Tips to Avoid Copyright Infringement

Posted by Nikki Wardle on Jun 5, 2015 9:00:00 AM

Copyright laws

The internet continues to shake up the world of copyright law. Most people don't know exactly what copyright infringement entails, and it's constantly getting them into BIG trouble. 

One of the more popular cases over the years that ended up favorably was Lenz versus Universal Music Corp. In 2007, a very proud mother posted a video of her daughter lip syncing to a Prince song, then posted it on Youtube for all the world to enjoy. Universal Music Corp was not amused and forced Youtube to take the video down because they felt the mother's video violated their copyright of the song.

Thankfully, Lenz (the mother) filed a suit against Universal for misrepresentation of the DMCA (Digital Millennium Copyright Act) and won. This case set the stage for what is considered fair use and good faith use of certain mediums. 

Not all cases end so favorably. That being said, this case was years ago, and the internet has many more times the amount of images floating around. The issue and question remains: what images can you use for free and what do you need to pay for?

Fair Use is not Free Use

There is no hard, concrete line of what is considered fair use and copyright infringement. It's more of a balance between the rights of the creator and public interest. There is much room for interpretation.

Currently, the fair use image copyright laws state that you are liable financially for posting copyrighted images, even if you:

  • Used the image by accident
  • Take down the image after receiving a cease and desist notice
  • Modify the image from the original
  • Link back and give the creator credit for the image
  • Have the image embedded in your site instead of on your server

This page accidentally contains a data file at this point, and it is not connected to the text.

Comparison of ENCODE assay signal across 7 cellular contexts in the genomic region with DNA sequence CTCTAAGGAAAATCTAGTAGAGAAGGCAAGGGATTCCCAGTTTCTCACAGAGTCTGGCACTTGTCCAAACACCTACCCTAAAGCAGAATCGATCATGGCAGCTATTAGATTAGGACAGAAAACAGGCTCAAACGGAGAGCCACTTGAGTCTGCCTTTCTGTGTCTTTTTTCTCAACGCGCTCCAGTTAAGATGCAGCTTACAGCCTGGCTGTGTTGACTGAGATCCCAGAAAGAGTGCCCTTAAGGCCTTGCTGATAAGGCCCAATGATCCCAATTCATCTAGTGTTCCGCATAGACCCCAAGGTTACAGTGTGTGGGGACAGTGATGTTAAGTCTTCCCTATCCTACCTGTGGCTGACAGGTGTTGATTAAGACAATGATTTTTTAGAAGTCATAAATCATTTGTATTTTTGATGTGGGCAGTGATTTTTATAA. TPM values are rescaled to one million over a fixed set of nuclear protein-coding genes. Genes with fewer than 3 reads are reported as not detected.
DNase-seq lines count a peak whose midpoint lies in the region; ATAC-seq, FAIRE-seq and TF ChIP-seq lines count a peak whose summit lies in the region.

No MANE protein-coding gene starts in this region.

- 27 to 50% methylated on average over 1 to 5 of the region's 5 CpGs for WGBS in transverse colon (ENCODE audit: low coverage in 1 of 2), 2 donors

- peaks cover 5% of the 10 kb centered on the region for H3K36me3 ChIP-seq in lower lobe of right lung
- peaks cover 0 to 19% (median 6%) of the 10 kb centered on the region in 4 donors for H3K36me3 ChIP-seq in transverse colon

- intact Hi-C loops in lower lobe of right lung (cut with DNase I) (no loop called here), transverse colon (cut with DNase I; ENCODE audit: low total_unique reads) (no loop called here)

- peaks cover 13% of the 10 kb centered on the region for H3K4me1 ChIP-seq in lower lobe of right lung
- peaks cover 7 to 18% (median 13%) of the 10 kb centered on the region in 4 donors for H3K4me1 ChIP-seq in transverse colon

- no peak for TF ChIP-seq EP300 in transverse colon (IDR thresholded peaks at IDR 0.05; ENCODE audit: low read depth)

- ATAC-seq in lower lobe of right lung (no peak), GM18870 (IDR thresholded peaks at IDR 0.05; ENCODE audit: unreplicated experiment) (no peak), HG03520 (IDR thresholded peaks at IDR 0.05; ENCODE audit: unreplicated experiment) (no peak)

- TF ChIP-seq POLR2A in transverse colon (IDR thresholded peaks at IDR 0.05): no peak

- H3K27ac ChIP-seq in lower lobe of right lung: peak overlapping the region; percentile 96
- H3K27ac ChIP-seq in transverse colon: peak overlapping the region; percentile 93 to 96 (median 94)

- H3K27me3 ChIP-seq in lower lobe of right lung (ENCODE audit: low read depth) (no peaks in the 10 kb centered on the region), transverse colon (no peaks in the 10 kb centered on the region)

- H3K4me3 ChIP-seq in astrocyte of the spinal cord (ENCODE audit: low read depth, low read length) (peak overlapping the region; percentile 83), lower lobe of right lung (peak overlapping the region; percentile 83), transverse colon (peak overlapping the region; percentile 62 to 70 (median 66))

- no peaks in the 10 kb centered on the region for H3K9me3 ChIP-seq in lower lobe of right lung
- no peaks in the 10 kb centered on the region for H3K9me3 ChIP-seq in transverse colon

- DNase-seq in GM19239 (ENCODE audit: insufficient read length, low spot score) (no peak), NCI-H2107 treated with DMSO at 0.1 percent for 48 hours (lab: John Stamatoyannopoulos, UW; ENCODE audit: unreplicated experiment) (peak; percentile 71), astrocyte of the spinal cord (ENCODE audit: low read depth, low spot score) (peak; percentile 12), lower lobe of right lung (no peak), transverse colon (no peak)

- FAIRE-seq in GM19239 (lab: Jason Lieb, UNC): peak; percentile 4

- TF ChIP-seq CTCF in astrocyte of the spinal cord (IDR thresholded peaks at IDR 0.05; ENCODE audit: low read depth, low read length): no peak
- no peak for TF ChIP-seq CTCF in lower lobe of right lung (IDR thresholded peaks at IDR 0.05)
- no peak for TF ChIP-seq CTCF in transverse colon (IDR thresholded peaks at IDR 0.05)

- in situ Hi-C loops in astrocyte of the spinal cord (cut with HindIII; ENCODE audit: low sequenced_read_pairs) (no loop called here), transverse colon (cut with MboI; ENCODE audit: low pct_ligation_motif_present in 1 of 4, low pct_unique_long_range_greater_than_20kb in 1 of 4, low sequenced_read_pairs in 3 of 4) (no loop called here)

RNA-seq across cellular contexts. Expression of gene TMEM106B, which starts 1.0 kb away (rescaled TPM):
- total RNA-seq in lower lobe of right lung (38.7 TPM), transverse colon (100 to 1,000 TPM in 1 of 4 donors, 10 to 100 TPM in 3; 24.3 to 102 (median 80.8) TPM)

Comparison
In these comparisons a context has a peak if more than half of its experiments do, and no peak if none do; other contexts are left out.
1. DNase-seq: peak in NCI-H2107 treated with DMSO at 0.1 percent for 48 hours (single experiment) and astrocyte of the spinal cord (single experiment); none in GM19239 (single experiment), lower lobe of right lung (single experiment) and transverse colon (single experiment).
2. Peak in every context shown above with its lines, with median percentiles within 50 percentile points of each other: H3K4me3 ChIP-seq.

Currently, it is within the creators legal right to sue a person or company for a million dollars or more (Agence France-Pesses paid 1.2 million) for copyright infringement. But does that make it right? The best advice I can give is: "buy it or don't use it."

Here are some ways to ensure you are getting your hands on the images available to you for:

1) Google 

2) Shutterstock

Here are some great companies to get free stock photos from at any time:

1) Pexels

2) Canva

3) Unsplash

4) Burst from Shopify


Don't find yourself in a copyright infringement suit. They are ugly and are completely avoidable if you follow the rules. If you find yourself biting your nails trying to figure out which images you can use and hate the stress of it, consider hiring a web marketing company like Tribute Media to come alongside you and your marketing team. We know what we're doing and will help keep you out of copyright trouble!

Nikki Wardle

Written by Nikki Wardle

Nikki has a degree in Marketing from Boise State University and worked as an Inbound Marketing Specialist at Tribute Media from 2014 to 2019. She's a Google Whiz and dog lover, now serving as a marketing director for a local veterinary clinic.